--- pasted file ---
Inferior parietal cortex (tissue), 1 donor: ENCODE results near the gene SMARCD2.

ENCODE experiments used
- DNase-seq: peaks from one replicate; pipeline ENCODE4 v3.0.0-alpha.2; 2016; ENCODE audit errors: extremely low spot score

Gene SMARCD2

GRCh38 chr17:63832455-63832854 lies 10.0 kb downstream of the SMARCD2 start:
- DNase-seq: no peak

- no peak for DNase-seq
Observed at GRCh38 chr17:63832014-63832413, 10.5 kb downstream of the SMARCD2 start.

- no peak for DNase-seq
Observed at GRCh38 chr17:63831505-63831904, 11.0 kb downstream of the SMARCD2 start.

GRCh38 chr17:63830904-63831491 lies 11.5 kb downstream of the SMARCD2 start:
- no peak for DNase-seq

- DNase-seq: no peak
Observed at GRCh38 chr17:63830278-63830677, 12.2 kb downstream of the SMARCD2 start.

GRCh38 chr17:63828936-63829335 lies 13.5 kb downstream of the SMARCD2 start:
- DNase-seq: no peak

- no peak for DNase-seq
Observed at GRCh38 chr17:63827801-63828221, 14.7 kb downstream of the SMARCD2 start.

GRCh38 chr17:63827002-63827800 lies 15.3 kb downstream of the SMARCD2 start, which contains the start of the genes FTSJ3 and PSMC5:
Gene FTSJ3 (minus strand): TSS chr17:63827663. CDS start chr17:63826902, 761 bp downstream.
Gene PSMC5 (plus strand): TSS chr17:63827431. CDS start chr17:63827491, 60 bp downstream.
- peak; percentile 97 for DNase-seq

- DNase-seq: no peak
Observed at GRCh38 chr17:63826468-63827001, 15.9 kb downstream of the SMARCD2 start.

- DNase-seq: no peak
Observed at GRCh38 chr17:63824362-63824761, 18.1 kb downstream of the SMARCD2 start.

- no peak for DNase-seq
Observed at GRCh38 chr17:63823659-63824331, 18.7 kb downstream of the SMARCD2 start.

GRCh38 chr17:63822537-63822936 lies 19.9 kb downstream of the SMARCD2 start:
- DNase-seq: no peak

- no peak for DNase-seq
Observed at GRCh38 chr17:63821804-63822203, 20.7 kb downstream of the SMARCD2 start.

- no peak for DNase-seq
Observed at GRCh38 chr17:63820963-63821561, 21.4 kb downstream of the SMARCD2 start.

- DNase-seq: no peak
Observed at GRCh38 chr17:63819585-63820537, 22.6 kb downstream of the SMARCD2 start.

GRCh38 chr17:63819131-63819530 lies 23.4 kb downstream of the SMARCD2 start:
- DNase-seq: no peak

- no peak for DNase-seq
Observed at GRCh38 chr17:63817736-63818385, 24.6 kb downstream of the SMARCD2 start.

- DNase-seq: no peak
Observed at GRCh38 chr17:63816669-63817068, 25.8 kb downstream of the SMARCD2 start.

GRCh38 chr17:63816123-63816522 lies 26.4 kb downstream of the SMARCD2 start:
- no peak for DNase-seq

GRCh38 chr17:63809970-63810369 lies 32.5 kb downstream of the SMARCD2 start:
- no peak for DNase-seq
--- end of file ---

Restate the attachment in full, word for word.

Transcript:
Inferior parietal cortex (tissue), 1 donor: ENCODE results near the gene SMARCD2.

ENCODE experiments used
- DNase-seq: peaks from one replicate; pipeline ENCODE4 v3.0.0-alpha.2; 2016; ENCODE audit errors: extremely low spot score

Gene SMARCD2

GRCh38 chr17:63832455-63832854 lies 10.0 kb downstream of the SMARCD2 start:
- DNase-seq: no peak

- no peak for DNase-seq
Observed at GRCh38 chr17:63832014-63832413, 10.5 kb downstream of the SMARCD2 start.

- no peak for DNase-seq
Observed at GRCh38 chr17:63831505-63831904, 11.0 kb downstream of the SMARCD2 start.

GRCh38 chr17:63830904-63831491 lies 11.5 kb downstream of the SMARCD2 start:
- no peak for DNase-seq

- DNase-seq: no peak
Observed at GRCh38 chr17:63830278-63830677, 12.2 kb downstream of the SMARCD2 start.

GRCh38 chr17:63828936-63829335 lies 13.5 kb downstream of the SMARCD2 start:
- DNase-seq: no peak

- no peak for DNase-seq
Observed at GRCh38 chr17:63827801-63828221, 14.7 kb downstream of the SMARCD2 start.

GRCh38 chr17:63827002-63827800 lies 15.3 kb downstream of the SMARCD2 start, which contains the start of the genes FTSJ3 and PSMC5:
Gene FTSJ3 (minus strand): TSS chr17:63827663. CDS start chr17:63826902, 761 bp downstream.
Gene PSMC5 (plus strand): TSS chr17:63827431. CDS start chr17:63827491, 60 bp downstream.
- peak; percentile 97 for DNase-seq

- DNase-seq: no peak
Observed at GRCh38 chr17:63826468-63827001, 15.9 kb downstream of the SMARCD2 start.

- DNase-seq: no peak
Observed at GRCh38 chr17:63824362-63824761, 18.1 kb downstream of the SMARCD2 start.

- no peak for DNase-seq
Observed at GRCh38 chr17:63823659-63824331, 18.7 kb downstream of the SMARCD2 start.

GRCh38 chr17:63822537-63822936 lies 19.9 kb downstream of the SMARCD2 start:
- DNase-seq: no peak

- no peak for DNase-seq
Observed at GRCh38 chr17:63821804-63822203, 20.7 kb downstream of the SMARCD2 start.

- no peak for DNase-seq
Observed at GRCh38 chr17:63820963-63821561, 21.4 kb downstream of the SMARCD2 start.

- DNase-seq: no peak
Observed at GRCh38 chr17:63819585-63820537, 22.6 kb downstream of the SMARCD2 start.

GRCh38 chr17:63819131-63819530 lies 23.4 kb downstream of the SMARCD2 start:
- DNase-seq: no peak

- no peak for DNase-seq
Observed at GRCh38 chr17:63817736-63818385, 24.6 kb downstream of the SMARCD2 start.

- DNase-seq: no peak
Observed at GRCh38 chr17:63816669-63817068, 25.8 kb downstream of the SMARCD2 start.

GRCh38 chr17:63816123-63816522 lies 26.4 kb downstream of the SMARCD2 start:
- no peak for DNase-seq

GRCh38 chr17:63809970-63810369 lies 32.5 kb downstream of the SMARCD2 start:
- no peak for DNase-seq